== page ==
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To conduct international comparisons of self-reports, collateral reports, and cross-informant agreement regarding older adult psychopathology.
We compared self-ratings of problems (e.g. I cry a lot) and personal strengths (e.g. I like to help others) for 10,686 adults aged 60–102 years from 19 societies and collateral ratings for 7,065 of these adults from 12 societies.
Data were obtained via the Older Adult Self-Report (OASR) and the Older Adult Behavior Checklist (OABCL; Achenbach et al., 2004).
Cronbach’s alphas were .76 (OASR) and .80 (OABCL) averaged across societies. Across societies, 27 of the 30 problem items with the highest mean ratings and 28 of the 30 items with the lowest mean ratings were the same on the OASR and the OABCL. Q correlations between the means of the 0–1–2 ratings for the 113 problem items averaged across all pairs of societies yielded means of .77 (OASR) and .78 (OABCL). For the OASR and OABCL, respectively, analyses of variance (ANOVAs) yielded effect sizes (ESs) for society of 15% and 18% for Total Problems and 42% and 31% for Personal Strengths, respectively. For 5,584 cross-informant dyads in 12 societies, cross-informant correlations averaged across societies were .68 for Total Problems and .58 for Personal Strengths. Mixed-model ANOVAs yielded large effects for society on both Total Problems (ES = 17%) and Personal Strengths (ES = 36%).
The OASR and OABCL are efficient, low-cost, easily administered mental health assessments that can be used internationally to screen for many problems and strengths.
Subjective memory impairment (SMI) refers to conditions in which people complain of memory problems despite intact cognition. The primary purpose of the present study was to examine the roles of self-focused attention and depressive symptomatology in subjective memory complaints.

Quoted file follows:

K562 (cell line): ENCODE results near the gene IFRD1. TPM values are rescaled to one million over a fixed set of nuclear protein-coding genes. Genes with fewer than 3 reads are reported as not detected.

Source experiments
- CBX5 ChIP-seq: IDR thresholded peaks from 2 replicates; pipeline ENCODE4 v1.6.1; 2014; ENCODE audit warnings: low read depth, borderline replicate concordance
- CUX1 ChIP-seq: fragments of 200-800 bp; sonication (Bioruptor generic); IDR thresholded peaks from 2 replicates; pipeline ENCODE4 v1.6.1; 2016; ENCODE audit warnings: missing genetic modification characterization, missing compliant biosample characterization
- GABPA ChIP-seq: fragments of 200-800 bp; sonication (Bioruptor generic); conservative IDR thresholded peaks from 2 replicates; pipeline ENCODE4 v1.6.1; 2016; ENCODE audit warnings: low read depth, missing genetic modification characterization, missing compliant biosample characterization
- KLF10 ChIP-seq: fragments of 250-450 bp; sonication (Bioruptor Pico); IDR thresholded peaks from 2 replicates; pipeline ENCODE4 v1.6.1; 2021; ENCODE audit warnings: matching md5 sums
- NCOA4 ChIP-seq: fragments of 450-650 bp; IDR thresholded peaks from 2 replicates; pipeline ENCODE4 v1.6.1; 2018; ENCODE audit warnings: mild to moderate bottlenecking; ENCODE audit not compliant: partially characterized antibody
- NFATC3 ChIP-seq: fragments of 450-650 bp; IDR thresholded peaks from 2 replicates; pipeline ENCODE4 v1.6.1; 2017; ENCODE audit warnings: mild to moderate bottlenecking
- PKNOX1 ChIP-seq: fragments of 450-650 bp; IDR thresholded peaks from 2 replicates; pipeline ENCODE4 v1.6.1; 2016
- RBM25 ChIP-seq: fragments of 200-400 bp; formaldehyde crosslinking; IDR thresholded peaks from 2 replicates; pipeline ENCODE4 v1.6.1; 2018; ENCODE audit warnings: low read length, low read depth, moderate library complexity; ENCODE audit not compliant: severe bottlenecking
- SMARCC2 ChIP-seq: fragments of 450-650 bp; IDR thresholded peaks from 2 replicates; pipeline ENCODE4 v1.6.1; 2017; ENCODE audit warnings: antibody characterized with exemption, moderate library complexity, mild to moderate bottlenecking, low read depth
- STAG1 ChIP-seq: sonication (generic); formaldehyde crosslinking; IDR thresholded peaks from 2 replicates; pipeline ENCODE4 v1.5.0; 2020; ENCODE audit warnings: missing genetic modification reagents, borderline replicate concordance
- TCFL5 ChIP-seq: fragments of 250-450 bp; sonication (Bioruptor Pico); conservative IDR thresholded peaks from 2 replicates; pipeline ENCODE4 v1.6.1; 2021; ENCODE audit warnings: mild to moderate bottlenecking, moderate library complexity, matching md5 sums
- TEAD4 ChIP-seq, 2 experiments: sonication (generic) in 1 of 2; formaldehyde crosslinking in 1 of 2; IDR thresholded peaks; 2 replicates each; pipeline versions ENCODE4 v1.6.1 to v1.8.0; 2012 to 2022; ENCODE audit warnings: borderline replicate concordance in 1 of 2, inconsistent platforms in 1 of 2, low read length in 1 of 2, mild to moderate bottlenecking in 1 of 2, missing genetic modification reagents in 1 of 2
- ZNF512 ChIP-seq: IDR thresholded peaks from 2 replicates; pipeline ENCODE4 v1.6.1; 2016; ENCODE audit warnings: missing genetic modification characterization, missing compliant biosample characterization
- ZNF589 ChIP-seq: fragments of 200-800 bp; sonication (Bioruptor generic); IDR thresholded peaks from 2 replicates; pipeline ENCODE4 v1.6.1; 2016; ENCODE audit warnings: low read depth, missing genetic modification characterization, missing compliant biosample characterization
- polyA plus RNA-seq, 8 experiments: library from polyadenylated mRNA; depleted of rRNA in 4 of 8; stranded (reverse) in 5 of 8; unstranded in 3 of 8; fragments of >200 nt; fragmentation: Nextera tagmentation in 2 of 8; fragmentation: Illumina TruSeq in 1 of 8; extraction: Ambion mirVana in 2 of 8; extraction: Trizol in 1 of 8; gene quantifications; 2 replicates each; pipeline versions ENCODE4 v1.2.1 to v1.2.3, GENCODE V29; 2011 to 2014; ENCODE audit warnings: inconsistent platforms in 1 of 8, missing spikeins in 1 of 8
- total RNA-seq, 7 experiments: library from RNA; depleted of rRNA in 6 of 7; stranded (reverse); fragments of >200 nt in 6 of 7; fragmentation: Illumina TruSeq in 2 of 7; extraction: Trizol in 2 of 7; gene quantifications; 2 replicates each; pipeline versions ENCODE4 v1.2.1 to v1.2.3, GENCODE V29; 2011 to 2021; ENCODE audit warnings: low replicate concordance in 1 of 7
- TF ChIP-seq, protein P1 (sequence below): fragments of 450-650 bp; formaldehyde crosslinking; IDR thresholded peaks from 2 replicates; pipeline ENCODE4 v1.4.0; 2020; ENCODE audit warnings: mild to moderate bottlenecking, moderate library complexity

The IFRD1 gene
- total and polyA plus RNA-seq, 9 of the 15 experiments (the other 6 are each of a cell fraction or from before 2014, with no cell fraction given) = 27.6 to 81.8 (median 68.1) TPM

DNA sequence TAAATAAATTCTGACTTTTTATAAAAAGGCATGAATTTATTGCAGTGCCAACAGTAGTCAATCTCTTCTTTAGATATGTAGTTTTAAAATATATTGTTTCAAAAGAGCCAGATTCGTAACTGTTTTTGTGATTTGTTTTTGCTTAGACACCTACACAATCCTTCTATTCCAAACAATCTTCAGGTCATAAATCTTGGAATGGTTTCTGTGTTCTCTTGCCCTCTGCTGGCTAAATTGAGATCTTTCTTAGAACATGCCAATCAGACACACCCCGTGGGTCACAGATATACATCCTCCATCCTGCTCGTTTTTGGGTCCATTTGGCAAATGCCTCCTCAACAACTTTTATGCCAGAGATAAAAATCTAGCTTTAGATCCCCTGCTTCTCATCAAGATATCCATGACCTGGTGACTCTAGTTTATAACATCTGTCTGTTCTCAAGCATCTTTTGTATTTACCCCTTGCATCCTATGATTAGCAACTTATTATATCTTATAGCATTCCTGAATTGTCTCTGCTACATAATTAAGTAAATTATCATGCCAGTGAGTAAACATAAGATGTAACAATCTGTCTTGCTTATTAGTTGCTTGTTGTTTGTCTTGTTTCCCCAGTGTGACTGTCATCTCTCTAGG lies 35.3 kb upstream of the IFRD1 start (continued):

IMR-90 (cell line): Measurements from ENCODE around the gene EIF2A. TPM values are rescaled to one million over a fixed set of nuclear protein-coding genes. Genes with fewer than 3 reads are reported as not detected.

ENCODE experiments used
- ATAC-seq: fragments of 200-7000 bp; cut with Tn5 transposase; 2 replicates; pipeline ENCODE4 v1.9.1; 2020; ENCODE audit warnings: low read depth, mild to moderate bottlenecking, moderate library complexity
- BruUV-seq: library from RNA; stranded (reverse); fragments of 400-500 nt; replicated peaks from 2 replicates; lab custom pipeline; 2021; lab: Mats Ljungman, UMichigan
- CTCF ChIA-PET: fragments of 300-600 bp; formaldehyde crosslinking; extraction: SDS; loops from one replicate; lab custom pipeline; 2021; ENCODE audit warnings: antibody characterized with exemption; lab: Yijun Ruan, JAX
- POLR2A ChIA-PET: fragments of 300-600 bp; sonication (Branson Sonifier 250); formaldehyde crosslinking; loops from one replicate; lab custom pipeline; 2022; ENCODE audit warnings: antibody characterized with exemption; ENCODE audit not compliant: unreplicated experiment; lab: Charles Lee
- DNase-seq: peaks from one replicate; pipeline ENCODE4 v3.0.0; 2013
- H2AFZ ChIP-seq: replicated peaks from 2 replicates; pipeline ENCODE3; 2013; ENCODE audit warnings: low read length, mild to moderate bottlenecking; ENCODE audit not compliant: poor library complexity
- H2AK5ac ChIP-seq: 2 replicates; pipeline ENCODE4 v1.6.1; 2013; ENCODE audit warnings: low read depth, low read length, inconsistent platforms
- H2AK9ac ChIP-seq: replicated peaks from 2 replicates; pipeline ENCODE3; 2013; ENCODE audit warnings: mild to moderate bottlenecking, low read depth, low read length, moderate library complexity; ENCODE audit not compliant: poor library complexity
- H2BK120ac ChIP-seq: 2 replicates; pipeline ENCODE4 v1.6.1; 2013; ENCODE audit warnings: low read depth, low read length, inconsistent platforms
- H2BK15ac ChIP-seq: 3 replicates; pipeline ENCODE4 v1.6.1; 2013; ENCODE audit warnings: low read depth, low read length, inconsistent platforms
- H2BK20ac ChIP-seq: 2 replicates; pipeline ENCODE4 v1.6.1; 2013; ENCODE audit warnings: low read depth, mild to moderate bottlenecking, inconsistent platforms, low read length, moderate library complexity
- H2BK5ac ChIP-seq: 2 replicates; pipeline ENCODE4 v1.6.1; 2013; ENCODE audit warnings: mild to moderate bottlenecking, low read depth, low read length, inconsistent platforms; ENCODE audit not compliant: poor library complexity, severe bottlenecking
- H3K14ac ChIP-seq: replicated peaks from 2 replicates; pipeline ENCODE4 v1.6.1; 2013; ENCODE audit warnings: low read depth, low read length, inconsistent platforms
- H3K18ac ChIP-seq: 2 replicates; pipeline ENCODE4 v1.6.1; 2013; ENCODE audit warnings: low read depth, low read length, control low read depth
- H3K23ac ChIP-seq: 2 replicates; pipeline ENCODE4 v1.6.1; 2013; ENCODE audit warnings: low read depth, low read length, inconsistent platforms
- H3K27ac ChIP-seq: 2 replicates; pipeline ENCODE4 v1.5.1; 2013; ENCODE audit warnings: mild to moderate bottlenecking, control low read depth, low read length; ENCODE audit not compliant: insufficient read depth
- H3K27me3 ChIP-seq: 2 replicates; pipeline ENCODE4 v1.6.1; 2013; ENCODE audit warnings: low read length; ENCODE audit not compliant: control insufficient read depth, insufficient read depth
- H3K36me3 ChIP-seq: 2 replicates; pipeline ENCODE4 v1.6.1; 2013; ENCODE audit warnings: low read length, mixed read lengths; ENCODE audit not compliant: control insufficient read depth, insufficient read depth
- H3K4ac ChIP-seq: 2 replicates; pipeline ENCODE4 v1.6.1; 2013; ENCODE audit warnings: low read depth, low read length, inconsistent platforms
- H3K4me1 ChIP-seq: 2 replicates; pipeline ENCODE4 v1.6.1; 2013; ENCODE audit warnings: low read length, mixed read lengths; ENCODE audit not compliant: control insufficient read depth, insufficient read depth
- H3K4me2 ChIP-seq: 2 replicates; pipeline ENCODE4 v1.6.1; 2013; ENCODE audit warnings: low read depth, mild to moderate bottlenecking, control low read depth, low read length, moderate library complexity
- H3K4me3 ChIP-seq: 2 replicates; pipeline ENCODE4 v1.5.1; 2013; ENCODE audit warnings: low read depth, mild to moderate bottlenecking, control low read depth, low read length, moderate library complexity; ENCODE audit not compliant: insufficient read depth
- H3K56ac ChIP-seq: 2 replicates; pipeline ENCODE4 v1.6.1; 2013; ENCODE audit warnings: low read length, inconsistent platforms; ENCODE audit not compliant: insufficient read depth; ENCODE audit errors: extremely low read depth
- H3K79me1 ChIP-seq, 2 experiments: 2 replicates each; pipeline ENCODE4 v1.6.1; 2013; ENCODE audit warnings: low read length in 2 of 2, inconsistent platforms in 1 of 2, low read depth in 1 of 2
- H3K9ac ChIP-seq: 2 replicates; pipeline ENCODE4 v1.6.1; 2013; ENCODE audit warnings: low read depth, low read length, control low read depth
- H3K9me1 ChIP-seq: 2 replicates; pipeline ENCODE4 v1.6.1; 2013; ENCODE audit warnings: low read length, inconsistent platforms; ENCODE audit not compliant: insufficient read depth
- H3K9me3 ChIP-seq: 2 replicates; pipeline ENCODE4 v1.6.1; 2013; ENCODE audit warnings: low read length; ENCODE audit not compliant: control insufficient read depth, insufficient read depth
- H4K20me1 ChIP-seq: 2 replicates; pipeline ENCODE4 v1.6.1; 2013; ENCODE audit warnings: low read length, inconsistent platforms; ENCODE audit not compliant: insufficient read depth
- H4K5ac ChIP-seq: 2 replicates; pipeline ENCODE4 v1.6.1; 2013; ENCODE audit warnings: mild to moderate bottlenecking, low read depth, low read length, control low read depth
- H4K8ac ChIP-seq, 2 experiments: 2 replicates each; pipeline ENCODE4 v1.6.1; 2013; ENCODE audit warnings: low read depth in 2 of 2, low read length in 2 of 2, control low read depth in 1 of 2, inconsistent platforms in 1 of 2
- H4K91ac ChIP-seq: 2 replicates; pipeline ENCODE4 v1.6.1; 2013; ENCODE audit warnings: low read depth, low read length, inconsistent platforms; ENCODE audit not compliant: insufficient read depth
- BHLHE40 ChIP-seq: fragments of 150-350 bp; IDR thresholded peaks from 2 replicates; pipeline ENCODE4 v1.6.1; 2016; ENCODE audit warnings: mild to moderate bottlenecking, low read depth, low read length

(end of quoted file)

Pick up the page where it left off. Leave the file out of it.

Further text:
One hundred and eight patients who visited a memory disorder clinic with complaints of memory decline, but who were found on subsequent neuropsychological assessment to have normal cognitive function, were recruited to participate in the study. The severity of subjective memory complaints was measured with the modified Multifactorial Memory Questionnaire. In addition, neuropsychological functions, self-focused attention, and depressive symptomatology were also assessed.
The results showed that the severity of SMI was not significantly correlated with any of the neuropsychological test scores except for the complex figure copy. The severity of SMI, however, was significantly correlated with self-focused attention and depressive symptomatology. Hierarchical regression analysis revealed that self-focused attention and depressive symptomatology significantly contributed to the severity of subjective memory complaints over and above the neuropsychological test performance. The interaction effects between self-focused attention/depressive symptomatology and objective memory performance on the severity of SMI were not significant.
In conclusion, self-focused attention and depressive symptomatology appear to play important roles in the severity of SMI, even though it is not clear how these factors interact with objective memory performance. Clinical implications as well as limitations of the present study were discussed.
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